Residual Monomers

Polymers are synthesized from repeating monomer sub-units; however, polymerization efficiencies are rarely 100% and subsequent cleaning and refining steps are often unable to completely eliminate residual monomer content in finished resins or devices. Often these residual monomers represent hazardous compounds, the levels of which must be carefully controlled for both employee and end user safety.

For example, the monomer of polyacrylamide (widely used in water treatment and agricultural applications) is acrylamide—a neurotoxin. Some formulations of polycarbonate and epoxy resins employ bisphenol A (BPA) as a monomer unit and which has been found to exhibit hormone-mimicking properties. Presence of residual monomers may adversely impact a polymer system’s mechanical, rheological, or other functional properties.

Choosing the appropriate analytical technique for residual monomer analysis is critical for ensuring accurate quantitation and method sensitivity, specificity, and recovery from either the polymeric matrix or from complex end-use environment (cleaning system solutions, environmental samples, biological fluids/tissues, etc). CPG can assist in selecting the appropriate technique based on a detailed understanding of your polymer system chemistry, material processing workflow, and end use conditions.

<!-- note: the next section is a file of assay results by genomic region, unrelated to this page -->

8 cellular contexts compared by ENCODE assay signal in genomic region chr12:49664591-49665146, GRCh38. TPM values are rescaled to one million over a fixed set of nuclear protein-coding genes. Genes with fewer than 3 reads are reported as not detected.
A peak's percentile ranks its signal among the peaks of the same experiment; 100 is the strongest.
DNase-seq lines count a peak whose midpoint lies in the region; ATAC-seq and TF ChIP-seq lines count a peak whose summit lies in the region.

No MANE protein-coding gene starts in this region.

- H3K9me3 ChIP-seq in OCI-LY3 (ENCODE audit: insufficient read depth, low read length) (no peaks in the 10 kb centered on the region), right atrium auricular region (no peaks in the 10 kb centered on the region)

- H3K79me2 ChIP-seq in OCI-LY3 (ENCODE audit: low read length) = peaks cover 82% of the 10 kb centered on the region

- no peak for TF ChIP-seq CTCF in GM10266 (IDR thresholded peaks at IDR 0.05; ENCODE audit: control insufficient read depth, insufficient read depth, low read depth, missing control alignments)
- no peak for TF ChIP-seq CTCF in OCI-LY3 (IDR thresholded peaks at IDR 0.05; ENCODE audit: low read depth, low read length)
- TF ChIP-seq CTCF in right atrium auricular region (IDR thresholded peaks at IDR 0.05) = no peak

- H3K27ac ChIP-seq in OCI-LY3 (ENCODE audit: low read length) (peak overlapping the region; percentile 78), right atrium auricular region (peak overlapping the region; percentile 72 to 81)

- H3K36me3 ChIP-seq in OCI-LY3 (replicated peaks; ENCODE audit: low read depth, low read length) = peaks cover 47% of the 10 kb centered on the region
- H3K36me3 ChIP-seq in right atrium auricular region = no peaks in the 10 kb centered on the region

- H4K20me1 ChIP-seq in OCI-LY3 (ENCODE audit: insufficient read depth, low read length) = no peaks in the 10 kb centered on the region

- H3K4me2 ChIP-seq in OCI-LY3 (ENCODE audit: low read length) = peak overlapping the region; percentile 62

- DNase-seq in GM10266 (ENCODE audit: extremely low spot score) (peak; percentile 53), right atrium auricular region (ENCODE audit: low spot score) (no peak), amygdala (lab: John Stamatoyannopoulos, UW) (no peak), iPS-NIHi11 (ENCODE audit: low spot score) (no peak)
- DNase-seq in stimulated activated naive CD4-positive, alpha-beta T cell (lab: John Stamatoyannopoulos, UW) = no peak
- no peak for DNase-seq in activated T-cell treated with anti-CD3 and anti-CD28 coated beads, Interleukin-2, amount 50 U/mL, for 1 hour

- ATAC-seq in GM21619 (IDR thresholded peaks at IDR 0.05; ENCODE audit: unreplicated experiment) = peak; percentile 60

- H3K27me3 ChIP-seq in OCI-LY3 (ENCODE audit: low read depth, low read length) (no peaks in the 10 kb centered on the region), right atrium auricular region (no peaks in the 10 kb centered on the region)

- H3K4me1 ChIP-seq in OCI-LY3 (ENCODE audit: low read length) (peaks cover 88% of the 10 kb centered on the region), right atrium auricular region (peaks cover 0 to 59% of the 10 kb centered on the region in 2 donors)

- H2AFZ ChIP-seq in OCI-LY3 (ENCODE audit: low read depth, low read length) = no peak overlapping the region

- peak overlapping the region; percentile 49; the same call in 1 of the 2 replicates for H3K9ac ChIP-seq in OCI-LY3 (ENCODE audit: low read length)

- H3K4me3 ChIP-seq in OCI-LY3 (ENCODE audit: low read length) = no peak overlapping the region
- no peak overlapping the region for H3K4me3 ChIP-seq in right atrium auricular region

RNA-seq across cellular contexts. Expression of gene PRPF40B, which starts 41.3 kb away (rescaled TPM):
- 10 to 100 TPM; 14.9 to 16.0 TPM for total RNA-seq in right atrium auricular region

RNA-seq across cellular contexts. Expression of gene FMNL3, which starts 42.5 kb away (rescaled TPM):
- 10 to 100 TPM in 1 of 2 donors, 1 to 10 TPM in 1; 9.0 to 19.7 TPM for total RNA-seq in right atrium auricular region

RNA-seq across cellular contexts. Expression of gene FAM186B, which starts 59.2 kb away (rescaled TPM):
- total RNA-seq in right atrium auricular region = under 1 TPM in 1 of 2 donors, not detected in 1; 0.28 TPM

In addition to residual monomer characterization, CPG also has experience studying the presence of residual oligomeric species, low molecular weight compounds representing a small number of monomers linked together (e.g. dimers, trimers, etc). The presence of such compounds may have significant impact on product safety and efficacy but may be missed in traditional residual monomer assays. Mass spectral analysis (e.g. using headspace GC-MS or LC-MS techniques) or high resolution GPC techniques, can identify and quantify such oligomeric species.

Contact CPG to see learn how we can work with your team. Example residual monomer application  areas include: